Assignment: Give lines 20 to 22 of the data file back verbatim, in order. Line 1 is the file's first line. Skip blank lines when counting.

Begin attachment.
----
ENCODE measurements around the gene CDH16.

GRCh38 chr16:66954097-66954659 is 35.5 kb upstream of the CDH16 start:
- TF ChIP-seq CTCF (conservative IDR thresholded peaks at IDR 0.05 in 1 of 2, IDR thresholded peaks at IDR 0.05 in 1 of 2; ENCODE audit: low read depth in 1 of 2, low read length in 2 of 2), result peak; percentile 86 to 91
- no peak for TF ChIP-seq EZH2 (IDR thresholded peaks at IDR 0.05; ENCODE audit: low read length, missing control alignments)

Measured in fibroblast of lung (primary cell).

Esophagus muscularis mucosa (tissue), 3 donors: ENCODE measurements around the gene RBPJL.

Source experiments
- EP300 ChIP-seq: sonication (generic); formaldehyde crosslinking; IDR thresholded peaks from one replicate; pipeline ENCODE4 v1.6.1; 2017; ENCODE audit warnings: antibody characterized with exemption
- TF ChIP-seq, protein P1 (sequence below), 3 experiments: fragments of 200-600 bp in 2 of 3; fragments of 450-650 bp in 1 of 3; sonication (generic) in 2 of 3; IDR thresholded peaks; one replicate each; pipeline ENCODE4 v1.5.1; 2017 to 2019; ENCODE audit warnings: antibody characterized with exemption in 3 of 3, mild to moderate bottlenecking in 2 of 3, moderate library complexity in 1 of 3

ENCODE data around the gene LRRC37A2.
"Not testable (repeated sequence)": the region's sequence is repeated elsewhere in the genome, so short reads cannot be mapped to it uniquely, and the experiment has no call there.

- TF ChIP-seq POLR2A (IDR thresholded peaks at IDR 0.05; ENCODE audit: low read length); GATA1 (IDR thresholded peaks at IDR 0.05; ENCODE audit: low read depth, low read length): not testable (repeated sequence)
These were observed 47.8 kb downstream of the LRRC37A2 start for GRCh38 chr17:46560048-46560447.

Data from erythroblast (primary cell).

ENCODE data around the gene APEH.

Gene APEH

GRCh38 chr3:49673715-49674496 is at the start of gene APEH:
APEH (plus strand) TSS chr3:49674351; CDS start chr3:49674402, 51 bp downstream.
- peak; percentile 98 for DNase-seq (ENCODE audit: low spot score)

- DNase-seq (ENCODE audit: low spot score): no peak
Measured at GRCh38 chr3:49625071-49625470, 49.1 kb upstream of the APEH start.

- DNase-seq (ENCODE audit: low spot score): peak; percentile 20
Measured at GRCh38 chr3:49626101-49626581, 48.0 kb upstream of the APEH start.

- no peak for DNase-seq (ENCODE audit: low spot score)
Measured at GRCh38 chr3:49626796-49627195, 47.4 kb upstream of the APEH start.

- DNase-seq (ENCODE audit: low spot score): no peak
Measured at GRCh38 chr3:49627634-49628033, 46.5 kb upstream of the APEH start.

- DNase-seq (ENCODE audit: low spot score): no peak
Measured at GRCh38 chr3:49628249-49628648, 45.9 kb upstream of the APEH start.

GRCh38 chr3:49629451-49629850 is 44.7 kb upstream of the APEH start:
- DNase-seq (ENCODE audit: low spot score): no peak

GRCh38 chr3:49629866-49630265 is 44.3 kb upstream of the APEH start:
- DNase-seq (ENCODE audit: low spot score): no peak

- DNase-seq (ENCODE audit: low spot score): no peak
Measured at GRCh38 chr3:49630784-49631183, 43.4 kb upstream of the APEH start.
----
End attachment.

- DNase-seq (ENCODE audit: low spot score): no peak
Measured at GRCh38 chr3:49625071-49625470, 49.1 kb upstream of the APEH start.

- DNase-seq (ENCODE audit: low spot score): peak; percentile 20